Physical Models of Cosmic Ray Response to Solar Inputs and their Effects on Cosmogenic Nuclei
ROSES ID: NNH07ZDA001N Selection Year: 2008
Program Element: Focused Science Topic
Principal Investigator: Jozsef Kota
Affiliation(s): The University of Arizona
McDonald, Frank B Collaborator University of Maryland
Jokipii, J. R. Co-I University of Arizona
WEBBER, WILLIAM R. Co-I NEW MEXICO STATE UNIVERSITY
Giacalone, Joe Co-I University of Arizona
Cosmogenic nuclei, such as C-14 and B-10, archived in the environment, offer unique information on solar activity in the past when direct observations of the Sun were not recorded. Deciphering the data record requires a fundamental understanding of the various physical processes involved in producing the record and how these processes are related to the state of the Sun and hence to Earth's climate. The amount of cosmogenic isotopes deposited in ice cores or tree rings is determined by a number of complex processes: their creation depends on the cosmic rays flux at Earth, and on the geomagnetic field, while their deposition depends on atmospheric conditions.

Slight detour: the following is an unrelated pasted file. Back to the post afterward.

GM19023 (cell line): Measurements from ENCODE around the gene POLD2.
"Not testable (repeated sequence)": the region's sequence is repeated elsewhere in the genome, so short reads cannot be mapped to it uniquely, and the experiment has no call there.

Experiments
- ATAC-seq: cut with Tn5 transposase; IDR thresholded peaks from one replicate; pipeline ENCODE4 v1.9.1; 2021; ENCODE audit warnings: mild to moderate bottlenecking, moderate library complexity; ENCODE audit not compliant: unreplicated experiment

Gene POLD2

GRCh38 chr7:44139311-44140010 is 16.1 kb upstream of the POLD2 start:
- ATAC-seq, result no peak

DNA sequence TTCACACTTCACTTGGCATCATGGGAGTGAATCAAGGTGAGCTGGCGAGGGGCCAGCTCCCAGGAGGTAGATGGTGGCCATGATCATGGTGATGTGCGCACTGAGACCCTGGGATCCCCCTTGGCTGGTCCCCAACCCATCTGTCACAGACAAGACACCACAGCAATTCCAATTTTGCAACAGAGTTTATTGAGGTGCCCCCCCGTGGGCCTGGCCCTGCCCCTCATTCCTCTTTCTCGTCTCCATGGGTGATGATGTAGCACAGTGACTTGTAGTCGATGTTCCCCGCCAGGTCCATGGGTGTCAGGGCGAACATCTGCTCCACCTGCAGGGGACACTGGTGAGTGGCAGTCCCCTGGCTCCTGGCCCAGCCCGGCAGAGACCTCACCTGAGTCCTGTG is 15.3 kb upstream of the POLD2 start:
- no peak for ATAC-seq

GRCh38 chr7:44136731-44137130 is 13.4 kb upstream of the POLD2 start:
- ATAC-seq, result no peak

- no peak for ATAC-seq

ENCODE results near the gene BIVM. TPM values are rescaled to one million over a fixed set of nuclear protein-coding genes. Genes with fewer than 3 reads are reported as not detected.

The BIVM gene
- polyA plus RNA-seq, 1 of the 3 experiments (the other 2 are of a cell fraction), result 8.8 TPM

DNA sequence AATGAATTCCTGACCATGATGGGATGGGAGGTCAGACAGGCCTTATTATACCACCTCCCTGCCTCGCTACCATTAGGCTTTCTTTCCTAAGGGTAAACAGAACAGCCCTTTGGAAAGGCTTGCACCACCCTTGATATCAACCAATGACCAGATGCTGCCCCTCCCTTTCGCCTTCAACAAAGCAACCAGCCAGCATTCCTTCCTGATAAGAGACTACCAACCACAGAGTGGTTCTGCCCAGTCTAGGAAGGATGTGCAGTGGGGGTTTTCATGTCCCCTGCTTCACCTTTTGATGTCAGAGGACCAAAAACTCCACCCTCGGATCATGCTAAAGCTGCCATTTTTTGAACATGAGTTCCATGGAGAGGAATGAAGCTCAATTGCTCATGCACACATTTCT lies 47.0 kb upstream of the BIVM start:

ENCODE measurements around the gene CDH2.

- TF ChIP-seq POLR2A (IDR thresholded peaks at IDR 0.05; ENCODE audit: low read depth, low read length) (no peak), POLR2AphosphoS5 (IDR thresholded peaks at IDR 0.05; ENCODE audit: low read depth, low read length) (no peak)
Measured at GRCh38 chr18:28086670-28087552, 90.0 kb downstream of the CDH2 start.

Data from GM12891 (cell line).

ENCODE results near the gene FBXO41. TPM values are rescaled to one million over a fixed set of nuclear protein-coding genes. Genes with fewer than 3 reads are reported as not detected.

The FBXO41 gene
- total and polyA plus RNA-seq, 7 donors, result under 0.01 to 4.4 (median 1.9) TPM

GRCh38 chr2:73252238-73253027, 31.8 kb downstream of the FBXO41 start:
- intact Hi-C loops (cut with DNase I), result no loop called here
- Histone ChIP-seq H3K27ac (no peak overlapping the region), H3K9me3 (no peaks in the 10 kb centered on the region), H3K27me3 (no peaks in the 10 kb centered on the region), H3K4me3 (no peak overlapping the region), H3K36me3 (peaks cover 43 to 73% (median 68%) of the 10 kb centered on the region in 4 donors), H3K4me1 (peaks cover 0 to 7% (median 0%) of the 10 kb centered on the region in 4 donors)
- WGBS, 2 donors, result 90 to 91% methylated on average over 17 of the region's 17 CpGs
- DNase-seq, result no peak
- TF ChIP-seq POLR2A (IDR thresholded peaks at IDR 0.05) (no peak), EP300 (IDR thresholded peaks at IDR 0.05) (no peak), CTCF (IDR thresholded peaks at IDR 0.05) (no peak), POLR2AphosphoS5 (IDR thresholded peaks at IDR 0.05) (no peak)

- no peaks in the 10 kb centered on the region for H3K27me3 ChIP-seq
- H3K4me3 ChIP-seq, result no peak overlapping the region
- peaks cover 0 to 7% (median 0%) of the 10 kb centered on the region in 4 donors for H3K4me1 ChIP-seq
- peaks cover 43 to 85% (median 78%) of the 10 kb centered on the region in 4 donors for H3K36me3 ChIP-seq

We focus on a subset of this complex problem. First, we investigate how interstellar cosmic ray flux is attenuated in the heliosphere in response of solar activity. We propose comprehensive theoretical studies and numerical simulation work to improve our understanding of the physical relation between cosmic ray modulation and processes on the Sun. We aim to identify the major agents of solar input that drive cosmic ray modulation. We have a number of state-of-the-art 2-D and 3-D numerical codes of cosmic ray transport in the heliosphere. We shall improve our existing codes and develop new ones. The effects of the large scale organized magnetic field, the open magnetic flux, the strength of the magnetic field, as well as the effects of transient Global Merged Interaction Regions will be investigated and be related to processes on the Sun.
Second, we also propose to utilize new updated nuclear cross-section data for calculating the production rate of cosmogenic nuclei and test our results on available observational record in the past 70 years.
The proposed research would improve our ability to decipher cosmogenic records and understand their implication on the behavior of the Sun in the past.
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